Bloodstained: Ritual of the Night Review – Gothic, Sidescrolling Fun

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Posted July 30, 2019 by Jacqueline Juretus in Video Games

Developers: ArtPlay, DICO, WayForward Technologies

Publisher: 505 Games

Release Date: June 18th, 2019

Platforms: PC, PS4 (reviewed), Xbox One, Nintendo Switch

In 2015, Koji Igarashi (Castlevania) started a Kickstarter Campaign for Bloodstained after fans pleaded for him to make a new metroidvania style game. It was a rousing success that raised over $5.5 million from backers, showing great interest. In 2018, the retro-style companion game, Bloodstained: Curse of the Moon was released, building more anticipation. Finally, now we have Bloodstained: Ritual of the Night, and it lives up to the hype.

In 19th Century England, the Alchemist’s Guild created beings called Shardbinders, humans who could absorb the powers from demonic shards and use them. The Alchemists sacrificed all but one of the shardbinders to summon demons, meant to scare Englanders into following them. However, things naturally got out of control before the church could banish the demons. Now, Gebel, a shardbinder who survived sacrifice, brought the demons back as revenge. At the same time, waking from a ten year sleep, is another shardbinder, Miriam. Miriam is tasked with saving England, all while balancing using power from the shards and keeping her humanity.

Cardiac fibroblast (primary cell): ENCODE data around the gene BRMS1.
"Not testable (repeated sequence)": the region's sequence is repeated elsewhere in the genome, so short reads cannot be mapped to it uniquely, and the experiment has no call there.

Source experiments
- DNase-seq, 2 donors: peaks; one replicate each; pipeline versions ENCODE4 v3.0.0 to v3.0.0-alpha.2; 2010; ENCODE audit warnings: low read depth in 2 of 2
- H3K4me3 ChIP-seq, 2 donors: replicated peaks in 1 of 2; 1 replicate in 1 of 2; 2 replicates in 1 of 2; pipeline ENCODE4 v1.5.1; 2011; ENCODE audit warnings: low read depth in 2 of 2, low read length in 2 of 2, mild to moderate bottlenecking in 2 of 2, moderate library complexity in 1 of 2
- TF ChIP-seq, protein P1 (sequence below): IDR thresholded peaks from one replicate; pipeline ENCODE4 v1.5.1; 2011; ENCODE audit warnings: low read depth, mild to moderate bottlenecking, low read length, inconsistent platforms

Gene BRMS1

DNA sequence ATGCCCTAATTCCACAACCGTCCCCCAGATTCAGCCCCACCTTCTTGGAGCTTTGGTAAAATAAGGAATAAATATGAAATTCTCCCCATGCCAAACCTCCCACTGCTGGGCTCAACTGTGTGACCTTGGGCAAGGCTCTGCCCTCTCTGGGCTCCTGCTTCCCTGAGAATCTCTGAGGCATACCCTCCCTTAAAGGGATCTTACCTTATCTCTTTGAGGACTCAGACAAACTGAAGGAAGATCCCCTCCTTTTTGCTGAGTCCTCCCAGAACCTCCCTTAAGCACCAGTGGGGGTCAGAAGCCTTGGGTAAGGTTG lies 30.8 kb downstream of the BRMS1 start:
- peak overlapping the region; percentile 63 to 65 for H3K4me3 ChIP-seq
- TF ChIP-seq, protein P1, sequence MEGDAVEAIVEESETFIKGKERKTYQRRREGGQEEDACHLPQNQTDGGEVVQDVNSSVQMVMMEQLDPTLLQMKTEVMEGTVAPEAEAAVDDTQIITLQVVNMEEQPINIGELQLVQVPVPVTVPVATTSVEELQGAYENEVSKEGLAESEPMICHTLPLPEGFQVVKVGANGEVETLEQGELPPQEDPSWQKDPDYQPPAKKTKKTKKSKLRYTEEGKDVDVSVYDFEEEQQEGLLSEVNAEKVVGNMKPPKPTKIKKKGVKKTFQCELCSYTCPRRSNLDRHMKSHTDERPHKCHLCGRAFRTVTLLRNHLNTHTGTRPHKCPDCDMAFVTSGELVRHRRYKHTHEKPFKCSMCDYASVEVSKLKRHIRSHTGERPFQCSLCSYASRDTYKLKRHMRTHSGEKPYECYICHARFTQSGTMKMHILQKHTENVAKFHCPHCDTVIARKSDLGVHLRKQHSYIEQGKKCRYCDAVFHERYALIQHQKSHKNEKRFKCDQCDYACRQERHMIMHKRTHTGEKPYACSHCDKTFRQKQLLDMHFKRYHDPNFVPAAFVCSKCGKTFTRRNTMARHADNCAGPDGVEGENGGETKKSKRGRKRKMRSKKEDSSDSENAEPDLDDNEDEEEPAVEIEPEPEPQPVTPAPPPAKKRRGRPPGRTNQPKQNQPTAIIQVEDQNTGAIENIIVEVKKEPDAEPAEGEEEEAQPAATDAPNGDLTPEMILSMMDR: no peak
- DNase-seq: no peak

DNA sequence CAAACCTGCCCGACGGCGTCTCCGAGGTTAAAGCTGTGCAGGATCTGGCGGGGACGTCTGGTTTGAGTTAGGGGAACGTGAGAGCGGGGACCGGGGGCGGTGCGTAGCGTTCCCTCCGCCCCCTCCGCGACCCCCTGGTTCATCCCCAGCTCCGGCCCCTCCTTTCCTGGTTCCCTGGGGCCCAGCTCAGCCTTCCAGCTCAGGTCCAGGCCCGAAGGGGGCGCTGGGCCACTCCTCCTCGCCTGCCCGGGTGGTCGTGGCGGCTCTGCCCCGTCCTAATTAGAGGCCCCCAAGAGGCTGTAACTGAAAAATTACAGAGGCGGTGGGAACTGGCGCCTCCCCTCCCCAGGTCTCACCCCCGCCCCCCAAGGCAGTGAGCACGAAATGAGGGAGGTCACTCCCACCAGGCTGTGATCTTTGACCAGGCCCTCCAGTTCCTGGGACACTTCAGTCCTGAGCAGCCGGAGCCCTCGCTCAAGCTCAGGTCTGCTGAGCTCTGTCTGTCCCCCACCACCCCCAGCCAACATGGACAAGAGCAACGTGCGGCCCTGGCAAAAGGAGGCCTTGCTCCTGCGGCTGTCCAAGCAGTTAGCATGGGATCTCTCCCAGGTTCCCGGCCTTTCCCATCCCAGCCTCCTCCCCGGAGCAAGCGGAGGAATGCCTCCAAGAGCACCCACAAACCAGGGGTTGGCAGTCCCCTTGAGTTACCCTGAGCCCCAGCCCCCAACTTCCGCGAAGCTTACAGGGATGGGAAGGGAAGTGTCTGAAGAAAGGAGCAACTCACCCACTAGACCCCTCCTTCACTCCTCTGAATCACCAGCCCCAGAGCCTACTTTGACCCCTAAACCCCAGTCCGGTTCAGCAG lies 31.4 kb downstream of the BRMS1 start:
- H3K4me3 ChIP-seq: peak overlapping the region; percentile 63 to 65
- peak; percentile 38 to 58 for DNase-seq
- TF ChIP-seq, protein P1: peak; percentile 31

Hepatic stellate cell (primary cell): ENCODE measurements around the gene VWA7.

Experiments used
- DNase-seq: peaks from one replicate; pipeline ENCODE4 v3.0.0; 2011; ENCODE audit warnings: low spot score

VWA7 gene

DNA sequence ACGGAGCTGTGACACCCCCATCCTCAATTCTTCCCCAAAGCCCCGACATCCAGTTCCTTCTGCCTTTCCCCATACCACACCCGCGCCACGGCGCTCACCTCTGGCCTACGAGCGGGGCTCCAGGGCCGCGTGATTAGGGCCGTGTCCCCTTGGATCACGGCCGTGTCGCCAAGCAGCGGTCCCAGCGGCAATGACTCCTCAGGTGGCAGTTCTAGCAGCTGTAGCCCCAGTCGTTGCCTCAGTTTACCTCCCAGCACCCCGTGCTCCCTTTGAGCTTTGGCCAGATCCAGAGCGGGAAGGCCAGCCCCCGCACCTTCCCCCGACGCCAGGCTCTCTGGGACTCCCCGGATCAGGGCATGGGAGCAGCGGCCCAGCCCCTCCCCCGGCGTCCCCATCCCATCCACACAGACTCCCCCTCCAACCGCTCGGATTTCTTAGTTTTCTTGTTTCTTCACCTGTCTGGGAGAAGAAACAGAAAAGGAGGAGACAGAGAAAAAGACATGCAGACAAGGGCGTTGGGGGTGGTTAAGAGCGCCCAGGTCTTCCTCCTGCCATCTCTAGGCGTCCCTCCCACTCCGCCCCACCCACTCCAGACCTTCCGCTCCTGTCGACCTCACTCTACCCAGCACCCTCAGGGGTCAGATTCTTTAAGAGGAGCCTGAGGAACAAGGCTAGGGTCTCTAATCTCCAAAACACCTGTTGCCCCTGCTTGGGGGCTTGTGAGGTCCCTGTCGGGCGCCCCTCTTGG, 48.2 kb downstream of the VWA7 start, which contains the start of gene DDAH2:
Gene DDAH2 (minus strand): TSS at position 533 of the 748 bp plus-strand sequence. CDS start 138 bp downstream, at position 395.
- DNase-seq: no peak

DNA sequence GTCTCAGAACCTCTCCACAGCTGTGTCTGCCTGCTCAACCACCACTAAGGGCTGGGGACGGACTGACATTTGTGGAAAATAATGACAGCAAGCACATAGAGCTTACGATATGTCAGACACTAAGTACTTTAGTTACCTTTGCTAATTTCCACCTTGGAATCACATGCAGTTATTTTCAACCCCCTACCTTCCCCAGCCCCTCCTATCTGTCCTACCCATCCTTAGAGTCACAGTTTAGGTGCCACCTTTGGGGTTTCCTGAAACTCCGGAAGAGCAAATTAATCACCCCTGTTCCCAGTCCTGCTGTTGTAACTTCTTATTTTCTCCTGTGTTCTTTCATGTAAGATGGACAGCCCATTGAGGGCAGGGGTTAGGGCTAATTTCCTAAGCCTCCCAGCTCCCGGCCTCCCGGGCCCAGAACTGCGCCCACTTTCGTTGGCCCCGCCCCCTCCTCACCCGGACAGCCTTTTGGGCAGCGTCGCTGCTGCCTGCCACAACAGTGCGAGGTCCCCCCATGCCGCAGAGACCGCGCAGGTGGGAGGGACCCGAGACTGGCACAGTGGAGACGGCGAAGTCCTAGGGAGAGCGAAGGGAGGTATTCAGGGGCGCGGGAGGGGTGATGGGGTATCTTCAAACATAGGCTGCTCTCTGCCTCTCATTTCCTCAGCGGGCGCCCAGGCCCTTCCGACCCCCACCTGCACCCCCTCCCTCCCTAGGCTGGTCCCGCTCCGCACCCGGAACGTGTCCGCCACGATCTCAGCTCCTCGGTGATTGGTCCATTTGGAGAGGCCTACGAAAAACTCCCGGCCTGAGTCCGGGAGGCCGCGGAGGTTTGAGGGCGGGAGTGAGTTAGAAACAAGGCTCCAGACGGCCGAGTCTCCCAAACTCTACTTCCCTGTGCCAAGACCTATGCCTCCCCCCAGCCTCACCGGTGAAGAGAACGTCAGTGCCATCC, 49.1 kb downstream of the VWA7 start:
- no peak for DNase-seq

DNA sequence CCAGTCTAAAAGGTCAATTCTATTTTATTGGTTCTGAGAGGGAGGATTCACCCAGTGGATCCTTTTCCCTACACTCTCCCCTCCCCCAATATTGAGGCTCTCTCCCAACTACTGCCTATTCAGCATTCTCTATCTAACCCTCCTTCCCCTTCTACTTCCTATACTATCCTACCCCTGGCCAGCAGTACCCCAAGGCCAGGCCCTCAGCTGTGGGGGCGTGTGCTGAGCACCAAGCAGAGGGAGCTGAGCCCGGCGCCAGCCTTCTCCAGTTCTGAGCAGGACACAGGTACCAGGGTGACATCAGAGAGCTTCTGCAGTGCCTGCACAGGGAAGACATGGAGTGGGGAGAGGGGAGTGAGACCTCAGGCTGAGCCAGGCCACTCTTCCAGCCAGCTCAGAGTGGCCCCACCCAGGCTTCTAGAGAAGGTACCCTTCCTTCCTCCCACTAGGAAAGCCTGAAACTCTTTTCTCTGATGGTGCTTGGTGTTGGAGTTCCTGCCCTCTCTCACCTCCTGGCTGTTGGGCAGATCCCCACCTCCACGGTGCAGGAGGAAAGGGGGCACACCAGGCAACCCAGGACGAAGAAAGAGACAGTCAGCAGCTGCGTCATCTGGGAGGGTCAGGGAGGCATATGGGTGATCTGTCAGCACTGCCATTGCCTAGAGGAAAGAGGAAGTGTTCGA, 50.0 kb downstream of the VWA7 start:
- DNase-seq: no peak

There are many ways to play and customize Miriam throughout the game. About four hours in, you can even customize her appearance upon finding a certain character. Different bosses are better handled with different weapons, and players can switch around or experiment with what works for them. The crafting is also quite intricate for those wishing to play with that. An interesting thing is how conversation varies each time with those you interact with for these systems. It helps your repeated interactions feel more natural and adds to the story, instead of just being a gameplay mechanic. As you play and explore, you can gain new abilities, opening the way up for new areas.

In exploring, you’ll find save rooms and warp rooms in addition to your typical room with loot and enemies. A boss will almost always have a save room near it, which is nice as the bosses are challenging, and death on first attempt is likely. It can be a gamble though when deciding to use a potion or look for a save room, as a death means loss of progress. Enemies are usually challenging, but fair, and the movement is so smooth and precise.

The game is absolutely beautiful to look at in its 2.5D style. The demon design and environment building are top notch. Only downsides of the game are the price of some needed objects mixed with lack of drops when you need them, and a not always clear sense of where to go next, though one could argue that encourages exploration. Exploration in general is a double edged sword, where you can have great rewards, but you can also end up using all your health items. Luckily, gameplay is so in depth that it never gets repetitive or boring.

If you’re a fan of metroidvania style games or things with a gothic vibe, this is definitely one to pick up.

8.5 / 10


About the Author

Jacqueline Juretus